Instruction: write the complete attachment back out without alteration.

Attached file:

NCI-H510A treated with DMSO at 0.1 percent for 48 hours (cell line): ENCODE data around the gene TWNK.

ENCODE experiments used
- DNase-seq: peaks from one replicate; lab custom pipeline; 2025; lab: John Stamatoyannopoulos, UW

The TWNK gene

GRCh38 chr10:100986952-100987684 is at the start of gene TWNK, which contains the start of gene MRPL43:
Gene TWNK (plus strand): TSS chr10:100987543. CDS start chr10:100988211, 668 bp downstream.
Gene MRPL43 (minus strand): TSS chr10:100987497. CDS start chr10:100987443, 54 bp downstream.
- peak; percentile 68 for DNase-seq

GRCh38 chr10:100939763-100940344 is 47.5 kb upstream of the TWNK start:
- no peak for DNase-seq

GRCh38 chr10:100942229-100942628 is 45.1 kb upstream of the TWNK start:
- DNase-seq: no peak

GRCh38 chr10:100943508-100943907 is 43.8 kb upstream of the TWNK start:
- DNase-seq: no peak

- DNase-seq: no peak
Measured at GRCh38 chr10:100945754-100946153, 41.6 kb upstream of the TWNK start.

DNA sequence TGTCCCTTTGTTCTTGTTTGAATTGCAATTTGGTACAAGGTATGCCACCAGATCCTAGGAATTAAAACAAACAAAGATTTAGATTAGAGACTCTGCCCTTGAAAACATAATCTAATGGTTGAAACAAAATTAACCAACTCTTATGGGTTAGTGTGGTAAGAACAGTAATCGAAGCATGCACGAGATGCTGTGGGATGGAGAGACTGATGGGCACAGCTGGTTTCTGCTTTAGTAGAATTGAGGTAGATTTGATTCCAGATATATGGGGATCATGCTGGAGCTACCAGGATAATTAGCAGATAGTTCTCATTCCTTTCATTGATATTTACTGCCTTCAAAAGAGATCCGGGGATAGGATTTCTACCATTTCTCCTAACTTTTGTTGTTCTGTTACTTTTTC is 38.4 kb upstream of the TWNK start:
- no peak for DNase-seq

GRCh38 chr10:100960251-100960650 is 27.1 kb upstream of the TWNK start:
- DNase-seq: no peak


NCI-H510A treated with DMSO at 0.1 percent for 48 hours (cell line): ENCODE data around the gene TWNK.

ENCODE experiments used
- DNase-seq: peaks from one replicate; lab custom pipeline; 2025; lab: John Stamatoyannopoulos, UW

The TWNK gene

GRCh38 chr10:100986952-100987684 is at the start of gene TWNK, which contains the start of gene MRPL43:
Gene TWNK (plus strand): TSS chr10:100987543. CDS start chr10:100988211, 668 bp downstream.
Gene MRPL43 (minus strand): TSS chr10:100987497. CDS start chr10:100987443, 54 bp downstream.
- peak; percentile 68 for DNase-seq

GRCh38 chr10:100939763-100940344 is 47.5 kb upstream of the TWNK start:
- no peak for DNase-seq

GRCh38 chr10:100942229-100942628 is 45.1 kb upstream of the TWNK start:
- DNase-seq: no peak

GRCh38 chr10:100943508-100943907 is 43.8 kb upstream of the TWNK start:
- DNase-seq: no peak

- DNase-seq: no peak
Measured at GRCh38 chr10:100945754-100946153, 41.6 kb upstream of the TWNK start.

DNA sequence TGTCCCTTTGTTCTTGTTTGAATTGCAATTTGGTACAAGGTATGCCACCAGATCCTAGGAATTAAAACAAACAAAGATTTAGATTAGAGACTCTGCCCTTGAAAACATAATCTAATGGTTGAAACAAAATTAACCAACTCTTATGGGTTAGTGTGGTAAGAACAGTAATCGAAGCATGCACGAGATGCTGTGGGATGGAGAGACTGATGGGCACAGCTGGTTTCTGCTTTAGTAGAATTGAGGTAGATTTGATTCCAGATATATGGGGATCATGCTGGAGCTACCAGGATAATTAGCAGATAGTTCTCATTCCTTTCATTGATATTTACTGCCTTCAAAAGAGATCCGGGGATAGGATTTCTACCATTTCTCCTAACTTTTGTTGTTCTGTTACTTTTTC is 38.4 kb upstream of the TWNK start:
- no peak for DNase-seq

GRCh38 chr10:100960251-100960650 is 27.1 kb upstream of the TWNK start:
- DNase-seq: no peak